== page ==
November 8, 2017
In this post and the video linked above, we describe trends in industry wages in California between 1990 and 2016.
Industry Wages. Industry sectors consist of groups of businesses that are largely producing the same products or services. For example, the construction sector includes businesses that are engaged in constructing buildings and other projects, such as highways. As such, average wages within an industry sector combine many different job types. For example, the construction sector employs carpenters and electricians, but also office clerks, engineers, and managers. Average wages within the construction sector would therefore reflect the salaries of all of employees in these job types and many others.
About the Data. In this post, we describe changes in average weekly wages by industry using data from the Bureau of Labor Statistics’ Quarterly Census of Employment and Wages (QCEW). QCEW wage data include most forms of employment compensation, including bonuses, stock options, and tips. However, the data exclude individuals and pay that are not covered by unemployment insurance. For example, income from self-employment is excluded.
Private and Public-Sector Employment. In the series we have separated public sector employees into three industries: “federal government,” “state government,” and “local government.” This means all other industries display only private sector employees. For example, “educational services” includes only private sector teachers and administrators, such as those teaching at private institutions of higher education. Teachers at the state’s K-12 public institutions are included in the local government category.
Figure 1 compares the average weekly wage of various industries to the total number of employees in California. As shown in the graphic, industries that employ more Californians tend to have lower wages. For example, the accommodation and food services sector—which includes hotels and restaurants—employed about 1.6 million Californians in 2016 and had average weekly wages of $446. By comparison, the finance and insurance sector —which includes banks, credit unions, and insurance companies—has much higher average wages but has many fewer employees. Elsewhere in this blog post, we refer to the group of six industries with average weekly wages above $2,000 per week as “higher-wage industries.” This group includes: information, management, finance and insurance, mining, professional and technical services, and utilities.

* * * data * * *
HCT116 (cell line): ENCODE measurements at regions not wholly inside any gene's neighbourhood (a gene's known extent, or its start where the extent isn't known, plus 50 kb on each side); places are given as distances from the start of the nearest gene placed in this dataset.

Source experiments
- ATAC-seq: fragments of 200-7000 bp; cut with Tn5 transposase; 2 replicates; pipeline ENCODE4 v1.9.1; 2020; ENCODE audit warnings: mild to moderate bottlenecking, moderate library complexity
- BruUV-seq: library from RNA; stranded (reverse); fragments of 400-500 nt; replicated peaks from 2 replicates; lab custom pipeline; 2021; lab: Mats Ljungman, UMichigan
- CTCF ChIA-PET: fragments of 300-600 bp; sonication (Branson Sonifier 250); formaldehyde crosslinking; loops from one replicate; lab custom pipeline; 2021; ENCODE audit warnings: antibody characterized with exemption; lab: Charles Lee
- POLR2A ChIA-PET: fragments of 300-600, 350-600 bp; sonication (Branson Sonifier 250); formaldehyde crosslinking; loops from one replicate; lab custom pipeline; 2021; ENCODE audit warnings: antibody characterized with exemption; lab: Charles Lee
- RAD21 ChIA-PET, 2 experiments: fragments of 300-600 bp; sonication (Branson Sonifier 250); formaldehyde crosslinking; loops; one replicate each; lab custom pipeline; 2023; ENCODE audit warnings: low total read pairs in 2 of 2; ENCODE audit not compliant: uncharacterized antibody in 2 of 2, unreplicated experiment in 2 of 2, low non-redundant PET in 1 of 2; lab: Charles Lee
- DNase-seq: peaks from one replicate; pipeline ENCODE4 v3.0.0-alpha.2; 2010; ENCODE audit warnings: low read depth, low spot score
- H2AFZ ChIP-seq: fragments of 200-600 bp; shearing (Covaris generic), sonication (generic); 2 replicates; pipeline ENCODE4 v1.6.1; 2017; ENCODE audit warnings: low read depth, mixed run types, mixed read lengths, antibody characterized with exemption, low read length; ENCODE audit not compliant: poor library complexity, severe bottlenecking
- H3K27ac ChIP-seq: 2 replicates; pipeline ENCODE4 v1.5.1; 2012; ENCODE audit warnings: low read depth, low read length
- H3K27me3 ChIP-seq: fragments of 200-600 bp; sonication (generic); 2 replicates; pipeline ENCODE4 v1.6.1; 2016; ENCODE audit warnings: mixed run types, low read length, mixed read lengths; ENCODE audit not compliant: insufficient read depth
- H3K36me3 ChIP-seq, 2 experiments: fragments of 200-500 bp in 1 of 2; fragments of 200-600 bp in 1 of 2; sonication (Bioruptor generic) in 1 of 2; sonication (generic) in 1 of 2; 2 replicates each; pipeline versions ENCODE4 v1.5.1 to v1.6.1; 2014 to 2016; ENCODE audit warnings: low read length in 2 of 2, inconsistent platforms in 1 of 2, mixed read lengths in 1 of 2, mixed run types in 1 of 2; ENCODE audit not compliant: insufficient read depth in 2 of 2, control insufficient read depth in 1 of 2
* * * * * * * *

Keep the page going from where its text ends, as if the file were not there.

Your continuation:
Average Wages Vary by Industry. Figure 2 displays inflation-adjusted weekly wages, by industry, between 1990 and 2016. In the graphic, each industry is a single line. The group of six higher-wage industries shown in blue, which had the highest weekly wages in 2016, also had the highest wages in 1990. In 1990, average weekly wages in this group ranged from $1,190 in the finance and insurance industry to $1,602 in the utilities sector (in 2016 dollars). By 2016, this group of industries all had wages over $2,000 per week. Meanwhile, the group of 11 industries shown in red had lower average wages in 1990 — ranging from $368 in accommodations and food services to $1,054 in construction.